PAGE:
The thrombotic process involves many factors, including tissue plasminogen activator (tPA) and tissue factor pathway inhibitor (TFPI), which act as anti-coagulant factors, and the pro-thrombotic plasminogen activator inhibitor-1 (PAI-1) and fibrinogen. Testosterone levels correlate negatively with fibrinogen and PAI-1 and positively with tPA. (Endogenous testosterone, fibrinolysis, and coronary heart disease risk in hyperlipidemic men,1993)
Testosterone can also be locally converted to the 5-reduced dihydro-metabolites (5α and 5β reductions), which include 5α-DHT via the enzyme 5α-reductase type 1 and 2 and 5β-DHT via the enzyme 5β-reductase, a member of AKR superfamily. It is also important to recognize that the levels of 5α- and 5β-DHT in androgen target tissues that express 5-reductase are likely to be much higher than circulating plasma concentrations, which suggests that these metabolites act mainly as intracrine mediators in the androgen target tissues in which they are formed. For example, in the prostate gland, tissue 5α-DHT concentrations are 10-fold higher than in plasma. Thus the same may be true in the vascular wall. 5-reduced dihydro-metabolites, especially the 5β, could be more potent than testosterone in non-genomic vasodilatation. (Do androgens play a beneficial role in the regulation of vascular tone? Nongenomic vascular effects of testosterone metabolites, 2010)
Endothelial cells senescence
In S. cerevisiae, the Sir2 (silent information regulator-2) family of genes governs budding exhaustion and replicative life span (Sir2 links chromatin silencing, metabolism, and aging, 2000). Sir2 has been identified as an NAD+ -dependent histone deacetylase and is responsible for maintenance of chromatin silencing and genome stability. Mammalian sirtuin 1 (Sirt1), the closest homolog of Sir2, regulates the cell cycle, senescence, apoptosis and metabolism, by interacting with a number of molecules such as p53. Senescence of endothelial cells is involved in endothelial dysfunction and atherogenesis, and SIRT1 has been recognized as a key regulator of vascular endothelial homeostasis, controlling angiogenesis, endothelial senescence, and dysfunction. SIRT1 plays an important role in prevention of endothelial senescence induced by oxidative stress. (Sirt1 modulates premature senescence-like phenotype in human endothelial cells, 2007; MicroRNA 217 modulates endothelial cell senescence via silent information regulator 1, 2009)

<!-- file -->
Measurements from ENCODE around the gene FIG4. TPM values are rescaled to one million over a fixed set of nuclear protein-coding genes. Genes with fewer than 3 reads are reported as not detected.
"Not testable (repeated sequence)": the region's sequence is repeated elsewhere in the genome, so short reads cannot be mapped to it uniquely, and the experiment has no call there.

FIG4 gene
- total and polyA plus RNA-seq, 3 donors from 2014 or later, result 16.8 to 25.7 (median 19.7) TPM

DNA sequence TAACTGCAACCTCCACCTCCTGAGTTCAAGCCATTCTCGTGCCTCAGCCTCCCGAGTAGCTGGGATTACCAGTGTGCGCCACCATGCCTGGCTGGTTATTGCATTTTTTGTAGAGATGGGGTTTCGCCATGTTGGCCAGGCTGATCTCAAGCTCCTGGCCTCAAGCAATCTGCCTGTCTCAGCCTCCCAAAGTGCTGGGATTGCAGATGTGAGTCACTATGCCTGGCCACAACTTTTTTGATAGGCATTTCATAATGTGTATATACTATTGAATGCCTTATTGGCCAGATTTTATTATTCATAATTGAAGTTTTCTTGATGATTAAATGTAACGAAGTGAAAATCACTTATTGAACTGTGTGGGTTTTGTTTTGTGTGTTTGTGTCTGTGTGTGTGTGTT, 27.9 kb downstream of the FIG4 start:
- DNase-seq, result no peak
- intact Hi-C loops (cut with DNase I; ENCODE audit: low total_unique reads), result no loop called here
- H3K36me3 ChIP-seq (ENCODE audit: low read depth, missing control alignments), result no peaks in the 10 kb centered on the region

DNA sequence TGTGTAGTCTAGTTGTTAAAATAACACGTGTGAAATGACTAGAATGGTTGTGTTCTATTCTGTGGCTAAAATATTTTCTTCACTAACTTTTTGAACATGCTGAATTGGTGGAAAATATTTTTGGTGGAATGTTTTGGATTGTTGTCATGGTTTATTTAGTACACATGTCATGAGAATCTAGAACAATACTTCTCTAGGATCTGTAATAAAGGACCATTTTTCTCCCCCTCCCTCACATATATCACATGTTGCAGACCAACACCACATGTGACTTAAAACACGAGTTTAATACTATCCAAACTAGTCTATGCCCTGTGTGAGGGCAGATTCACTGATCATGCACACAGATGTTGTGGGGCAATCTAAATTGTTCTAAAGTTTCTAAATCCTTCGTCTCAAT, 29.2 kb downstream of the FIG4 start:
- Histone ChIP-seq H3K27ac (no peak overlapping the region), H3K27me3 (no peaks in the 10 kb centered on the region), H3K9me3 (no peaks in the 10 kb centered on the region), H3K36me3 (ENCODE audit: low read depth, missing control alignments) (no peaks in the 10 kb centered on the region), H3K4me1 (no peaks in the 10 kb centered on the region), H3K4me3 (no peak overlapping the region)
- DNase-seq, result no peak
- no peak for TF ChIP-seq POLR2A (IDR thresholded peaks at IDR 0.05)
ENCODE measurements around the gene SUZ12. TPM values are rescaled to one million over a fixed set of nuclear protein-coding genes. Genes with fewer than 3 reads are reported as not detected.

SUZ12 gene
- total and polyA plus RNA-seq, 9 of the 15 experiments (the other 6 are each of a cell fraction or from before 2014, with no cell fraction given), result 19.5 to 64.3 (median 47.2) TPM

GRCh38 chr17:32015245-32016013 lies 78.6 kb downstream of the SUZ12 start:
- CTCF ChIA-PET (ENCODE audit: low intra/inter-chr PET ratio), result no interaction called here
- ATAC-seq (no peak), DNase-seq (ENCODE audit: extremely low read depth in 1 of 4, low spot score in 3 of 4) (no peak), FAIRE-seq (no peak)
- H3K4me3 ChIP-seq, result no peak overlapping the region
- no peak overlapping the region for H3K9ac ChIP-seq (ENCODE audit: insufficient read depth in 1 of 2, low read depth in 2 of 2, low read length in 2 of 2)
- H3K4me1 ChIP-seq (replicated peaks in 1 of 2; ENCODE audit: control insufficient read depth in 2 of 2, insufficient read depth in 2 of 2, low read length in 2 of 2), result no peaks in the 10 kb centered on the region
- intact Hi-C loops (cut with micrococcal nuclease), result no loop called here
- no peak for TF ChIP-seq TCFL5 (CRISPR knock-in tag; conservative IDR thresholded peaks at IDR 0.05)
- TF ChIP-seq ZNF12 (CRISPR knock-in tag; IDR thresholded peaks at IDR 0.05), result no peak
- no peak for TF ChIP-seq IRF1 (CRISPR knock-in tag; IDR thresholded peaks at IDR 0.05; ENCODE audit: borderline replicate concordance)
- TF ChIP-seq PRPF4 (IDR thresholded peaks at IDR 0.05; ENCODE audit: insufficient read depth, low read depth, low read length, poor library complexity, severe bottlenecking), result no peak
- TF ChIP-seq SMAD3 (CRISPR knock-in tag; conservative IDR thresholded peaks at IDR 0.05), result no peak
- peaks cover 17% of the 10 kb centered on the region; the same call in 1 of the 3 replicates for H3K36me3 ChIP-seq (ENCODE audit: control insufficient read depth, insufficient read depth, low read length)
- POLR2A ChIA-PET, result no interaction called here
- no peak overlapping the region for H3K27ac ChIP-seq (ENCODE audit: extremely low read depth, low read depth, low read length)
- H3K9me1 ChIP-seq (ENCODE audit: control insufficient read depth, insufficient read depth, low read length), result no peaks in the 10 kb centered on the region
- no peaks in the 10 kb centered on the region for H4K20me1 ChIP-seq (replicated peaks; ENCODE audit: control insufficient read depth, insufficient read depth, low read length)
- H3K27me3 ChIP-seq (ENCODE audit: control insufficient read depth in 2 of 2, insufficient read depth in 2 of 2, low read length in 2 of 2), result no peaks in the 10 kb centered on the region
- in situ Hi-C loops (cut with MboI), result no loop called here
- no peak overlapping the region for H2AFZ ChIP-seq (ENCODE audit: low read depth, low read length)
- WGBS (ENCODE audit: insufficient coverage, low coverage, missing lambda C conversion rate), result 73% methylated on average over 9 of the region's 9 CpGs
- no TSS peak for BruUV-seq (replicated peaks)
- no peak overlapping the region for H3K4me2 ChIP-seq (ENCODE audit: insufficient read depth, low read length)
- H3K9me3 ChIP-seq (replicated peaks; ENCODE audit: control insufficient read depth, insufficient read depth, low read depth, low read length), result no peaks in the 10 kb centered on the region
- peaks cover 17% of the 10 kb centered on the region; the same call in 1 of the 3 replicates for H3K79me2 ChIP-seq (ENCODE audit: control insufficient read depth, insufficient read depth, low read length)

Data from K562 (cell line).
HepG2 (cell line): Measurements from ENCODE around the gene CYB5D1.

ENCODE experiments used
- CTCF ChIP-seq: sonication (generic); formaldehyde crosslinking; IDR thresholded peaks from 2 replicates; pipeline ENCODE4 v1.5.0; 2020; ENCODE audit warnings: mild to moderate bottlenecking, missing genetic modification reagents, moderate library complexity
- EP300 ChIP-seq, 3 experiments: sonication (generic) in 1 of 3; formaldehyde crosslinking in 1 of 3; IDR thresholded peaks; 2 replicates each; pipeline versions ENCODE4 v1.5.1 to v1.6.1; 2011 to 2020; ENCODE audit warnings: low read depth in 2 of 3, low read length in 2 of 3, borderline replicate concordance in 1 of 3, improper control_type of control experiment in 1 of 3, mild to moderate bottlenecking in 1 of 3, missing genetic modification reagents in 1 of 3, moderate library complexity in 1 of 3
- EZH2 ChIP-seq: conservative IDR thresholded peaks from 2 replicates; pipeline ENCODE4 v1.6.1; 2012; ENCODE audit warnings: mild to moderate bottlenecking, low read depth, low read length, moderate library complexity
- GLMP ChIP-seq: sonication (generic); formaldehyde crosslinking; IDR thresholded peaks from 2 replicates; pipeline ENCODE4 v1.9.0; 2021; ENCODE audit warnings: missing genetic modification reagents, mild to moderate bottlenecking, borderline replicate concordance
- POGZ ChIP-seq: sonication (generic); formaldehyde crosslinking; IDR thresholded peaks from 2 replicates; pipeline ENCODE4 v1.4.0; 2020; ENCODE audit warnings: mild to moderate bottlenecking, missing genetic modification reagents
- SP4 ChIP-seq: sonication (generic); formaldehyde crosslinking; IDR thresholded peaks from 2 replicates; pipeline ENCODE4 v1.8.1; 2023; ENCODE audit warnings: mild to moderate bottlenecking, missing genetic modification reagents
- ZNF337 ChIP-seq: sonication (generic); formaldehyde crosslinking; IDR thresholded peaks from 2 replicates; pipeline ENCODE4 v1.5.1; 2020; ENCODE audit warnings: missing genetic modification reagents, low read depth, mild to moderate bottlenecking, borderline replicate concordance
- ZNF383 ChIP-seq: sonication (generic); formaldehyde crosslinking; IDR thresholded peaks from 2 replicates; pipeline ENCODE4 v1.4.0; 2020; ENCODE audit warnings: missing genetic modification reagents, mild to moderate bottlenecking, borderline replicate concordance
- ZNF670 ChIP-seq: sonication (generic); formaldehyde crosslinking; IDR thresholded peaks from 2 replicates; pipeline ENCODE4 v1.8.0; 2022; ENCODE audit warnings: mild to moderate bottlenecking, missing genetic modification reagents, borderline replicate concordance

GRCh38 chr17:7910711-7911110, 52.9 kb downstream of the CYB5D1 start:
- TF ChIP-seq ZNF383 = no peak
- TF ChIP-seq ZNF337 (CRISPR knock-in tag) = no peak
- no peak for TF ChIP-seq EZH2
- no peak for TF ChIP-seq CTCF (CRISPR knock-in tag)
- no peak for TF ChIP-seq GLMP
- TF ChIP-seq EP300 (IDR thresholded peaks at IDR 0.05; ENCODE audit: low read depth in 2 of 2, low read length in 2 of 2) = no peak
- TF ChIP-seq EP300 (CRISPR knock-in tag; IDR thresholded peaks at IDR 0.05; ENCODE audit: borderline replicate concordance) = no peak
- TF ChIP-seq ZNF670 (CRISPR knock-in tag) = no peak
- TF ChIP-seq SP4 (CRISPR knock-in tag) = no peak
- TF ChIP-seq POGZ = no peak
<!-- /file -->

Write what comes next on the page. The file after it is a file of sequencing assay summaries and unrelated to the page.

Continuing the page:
Testosterone might improve parameters relating to CVD through mediation of endothelial progenitor cell activity.
Foresta et al. (Reduced number of circulating edothelial progenitor cells in hypogonadal men, 2006) investigated the effects of testosterone on the role that endothelial progenitor cells play in endothelial repair in 10 young idiopathic patients with hypogonadotrophic hypogonadism. They observed that the number of endothelial progenitor cells in hypogonadal men was fewer than the number in healthy control subjects. The authors further found that treating idiopathic hypogonadotropic hypogonadism with testosterone gel therapy, at 50 mg/d for 6 months, increased the number of circulating endothelial progenitor cells in these men. These findings point toward a decreased number of circulating endothelial progenitor cells as being apotential risk factor for CVD seen in patients with hypogonadism. Interestingly clinical data demonstrates that androgens can stimulate endothelial progenitor cells. Because all of the effects were abolished after flutamide (androgen receptor blocker) pretreatment, it was concluded that the effects were mediated via the androgen receptor. The levels of testosterone used in these studies were calculated to be in the normal physiological range. (Androgens stimulate endothelial progenitor cells through an androgen receptor-mediated pathway, 2008)